E3 2022 is no more. Following a largely disappointing digital-only event in 2021, show runners the ESA have confirmed that there will be no E3 at all this year. Once the year’s biggest gaming event, its impact has diminished greatly over recent times. Publishers have been steadily distancing themselves from the event by hosting their own shows (albeit, often right across the road during the very same week), and digital events were becoming increasingly popular even before the pandemic began.
Of course, E3 itself can’t really be blamed for a lack of content if publishers don’t bring exciting games to show off there, but the last few years have been disappointingly thin on big reveals. Sony’s E3 Conference of Dreams™ in 2015 in which The Last Guardian, Shenmue III, and the Final Fantasy VII Remake were all shown off within 90 minutes seems like a long, long time ago now. I woke up at 2am to watch it, and I don’t think I’ll ever forget it.
Maybe I’m not as cynical as I thought I was, but I’m really going to miss it. Corporate pomp and self-congratulating aside, I’ve always loved how E3 brought gaming so vividly into the spotlight; a full week of announcements, reveals, gameplay demos and interviews across all platforms, genres and disciplines. Gaming websites and mainstream ones alike would burst into life with reports, previews and trailers for games we had no idea even existed just days before, and then a couple of weeks later magazines would arrive filled with their own E3 write-ups to devour.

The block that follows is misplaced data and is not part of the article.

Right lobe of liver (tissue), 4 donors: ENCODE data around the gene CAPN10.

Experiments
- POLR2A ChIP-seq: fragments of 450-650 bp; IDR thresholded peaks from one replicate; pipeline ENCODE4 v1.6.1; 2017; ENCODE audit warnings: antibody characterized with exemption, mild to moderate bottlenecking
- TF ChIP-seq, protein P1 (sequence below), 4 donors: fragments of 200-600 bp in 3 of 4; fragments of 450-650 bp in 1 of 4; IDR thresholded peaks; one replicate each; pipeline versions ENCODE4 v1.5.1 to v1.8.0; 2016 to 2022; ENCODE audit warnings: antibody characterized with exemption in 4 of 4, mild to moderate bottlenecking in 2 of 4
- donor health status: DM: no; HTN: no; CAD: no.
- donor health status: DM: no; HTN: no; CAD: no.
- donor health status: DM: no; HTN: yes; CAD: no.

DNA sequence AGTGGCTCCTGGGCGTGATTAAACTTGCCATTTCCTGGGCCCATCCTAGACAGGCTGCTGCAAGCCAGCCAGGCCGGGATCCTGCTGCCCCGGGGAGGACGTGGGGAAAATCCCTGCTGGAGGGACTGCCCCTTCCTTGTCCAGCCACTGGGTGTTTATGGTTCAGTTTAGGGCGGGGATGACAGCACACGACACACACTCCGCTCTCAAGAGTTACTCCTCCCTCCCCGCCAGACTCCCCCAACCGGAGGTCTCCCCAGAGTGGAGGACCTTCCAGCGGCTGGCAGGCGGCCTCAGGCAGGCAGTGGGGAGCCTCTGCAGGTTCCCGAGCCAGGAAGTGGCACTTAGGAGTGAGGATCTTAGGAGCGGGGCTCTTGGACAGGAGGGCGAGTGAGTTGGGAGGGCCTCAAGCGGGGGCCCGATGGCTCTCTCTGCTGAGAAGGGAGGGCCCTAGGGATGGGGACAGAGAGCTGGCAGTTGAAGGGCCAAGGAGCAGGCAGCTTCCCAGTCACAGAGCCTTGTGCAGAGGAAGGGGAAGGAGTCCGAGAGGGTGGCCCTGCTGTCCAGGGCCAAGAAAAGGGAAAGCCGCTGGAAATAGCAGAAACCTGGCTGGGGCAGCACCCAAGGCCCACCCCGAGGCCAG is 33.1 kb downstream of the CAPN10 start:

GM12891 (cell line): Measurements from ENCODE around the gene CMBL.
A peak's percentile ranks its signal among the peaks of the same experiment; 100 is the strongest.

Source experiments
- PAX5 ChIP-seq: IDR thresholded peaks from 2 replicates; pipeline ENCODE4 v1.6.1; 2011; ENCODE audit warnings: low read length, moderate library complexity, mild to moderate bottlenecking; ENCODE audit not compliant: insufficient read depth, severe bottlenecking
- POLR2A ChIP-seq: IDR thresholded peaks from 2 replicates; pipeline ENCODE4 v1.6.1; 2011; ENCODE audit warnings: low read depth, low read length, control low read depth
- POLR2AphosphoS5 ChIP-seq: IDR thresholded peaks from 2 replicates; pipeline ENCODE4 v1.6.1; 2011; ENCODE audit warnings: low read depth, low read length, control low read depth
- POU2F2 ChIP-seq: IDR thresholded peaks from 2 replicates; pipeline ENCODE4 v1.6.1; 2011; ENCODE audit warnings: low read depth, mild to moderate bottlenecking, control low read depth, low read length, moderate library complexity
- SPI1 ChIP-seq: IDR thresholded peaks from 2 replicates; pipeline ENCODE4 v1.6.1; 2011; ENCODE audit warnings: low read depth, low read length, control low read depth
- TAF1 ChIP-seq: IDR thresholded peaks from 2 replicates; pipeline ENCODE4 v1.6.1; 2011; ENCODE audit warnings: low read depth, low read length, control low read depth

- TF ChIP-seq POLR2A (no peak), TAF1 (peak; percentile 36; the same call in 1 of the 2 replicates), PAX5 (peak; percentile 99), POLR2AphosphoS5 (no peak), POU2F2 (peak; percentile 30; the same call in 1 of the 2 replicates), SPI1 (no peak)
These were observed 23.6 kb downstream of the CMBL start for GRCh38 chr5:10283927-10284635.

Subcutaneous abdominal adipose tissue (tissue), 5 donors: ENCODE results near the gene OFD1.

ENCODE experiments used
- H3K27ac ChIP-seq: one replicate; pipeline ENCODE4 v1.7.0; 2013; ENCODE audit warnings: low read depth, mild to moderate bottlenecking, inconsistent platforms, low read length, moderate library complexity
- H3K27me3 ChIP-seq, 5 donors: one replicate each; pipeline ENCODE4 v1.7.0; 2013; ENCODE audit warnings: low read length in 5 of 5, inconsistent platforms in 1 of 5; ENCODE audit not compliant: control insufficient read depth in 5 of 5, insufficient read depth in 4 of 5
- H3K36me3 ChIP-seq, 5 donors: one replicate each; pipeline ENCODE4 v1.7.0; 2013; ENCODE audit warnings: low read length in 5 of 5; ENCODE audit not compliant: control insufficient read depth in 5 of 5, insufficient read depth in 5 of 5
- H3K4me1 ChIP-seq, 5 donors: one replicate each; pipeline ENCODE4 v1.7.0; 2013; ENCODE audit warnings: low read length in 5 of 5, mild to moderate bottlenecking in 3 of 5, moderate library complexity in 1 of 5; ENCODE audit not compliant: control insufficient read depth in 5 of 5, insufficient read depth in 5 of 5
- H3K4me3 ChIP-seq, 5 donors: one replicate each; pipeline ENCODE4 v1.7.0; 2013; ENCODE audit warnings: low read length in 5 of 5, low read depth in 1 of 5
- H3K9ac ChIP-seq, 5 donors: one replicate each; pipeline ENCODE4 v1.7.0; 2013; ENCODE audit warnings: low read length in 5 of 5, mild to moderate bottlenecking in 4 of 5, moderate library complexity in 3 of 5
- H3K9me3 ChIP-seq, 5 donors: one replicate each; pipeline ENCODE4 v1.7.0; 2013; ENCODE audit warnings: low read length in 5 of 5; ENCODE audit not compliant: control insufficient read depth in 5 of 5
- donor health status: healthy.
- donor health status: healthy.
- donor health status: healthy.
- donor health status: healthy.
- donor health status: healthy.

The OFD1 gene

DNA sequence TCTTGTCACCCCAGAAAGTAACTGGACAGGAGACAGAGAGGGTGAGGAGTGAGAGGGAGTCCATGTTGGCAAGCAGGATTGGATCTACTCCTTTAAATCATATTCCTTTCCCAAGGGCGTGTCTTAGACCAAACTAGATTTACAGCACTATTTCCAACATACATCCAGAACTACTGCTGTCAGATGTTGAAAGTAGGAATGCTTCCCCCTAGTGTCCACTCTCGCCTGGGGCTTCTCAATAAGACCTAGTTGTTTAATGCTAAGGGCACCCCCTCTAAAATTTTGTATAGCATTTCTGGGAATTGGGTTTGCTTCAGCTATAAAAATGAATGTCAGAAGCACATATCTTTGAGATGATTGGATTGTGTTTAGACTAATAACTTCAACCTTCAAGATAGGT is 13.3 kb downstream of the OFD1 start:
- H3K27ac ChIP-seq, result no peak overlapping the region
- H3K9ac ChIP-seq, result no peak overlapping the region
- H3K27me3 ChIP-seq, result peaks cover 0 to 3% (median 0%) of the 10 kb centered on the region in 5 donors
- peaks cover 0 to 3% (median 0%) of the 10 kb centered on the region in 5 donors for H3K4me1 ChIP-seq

Of course, within hours of E3 2022’s grave being laid, Geoff Keighley came along to dance on it, announcing that he is “Excited to share that the Summer Game Fest will return this June… with announcements, news and first looks.” Summer Game Fest (alongside Keighley’s The Game Awards) is getting bigger every year, and has attracted a number of big game reveals itself. But it doesn’t capture the feel of E3 at its best, and the knowledge that for one week only in a Los Angeles convention centre, the entire video game industry came together to celebrate the medium we all love so much.
Since I was a child I’ve always held onto the hope that one day I’d be able to go to E3, and perhaps now I’ll never get the chance. I really hope that something comes along that can recreate the thrill of it in its heyday, but despite the ESA itself promising E3 will return in 2023 with a reinvigorated showcase, I doubt it.
At least I’ll always have that memory of sitting in the dark at 2:00 in the morning back in 2015, eyes and mouth wide open as Sony confirmed the existence of three mythical games we all thought would never, ever see the light of day. For that memory and many others, I’ll always be a fan of E3.
This article is an extract from The Week in Games newsletter.
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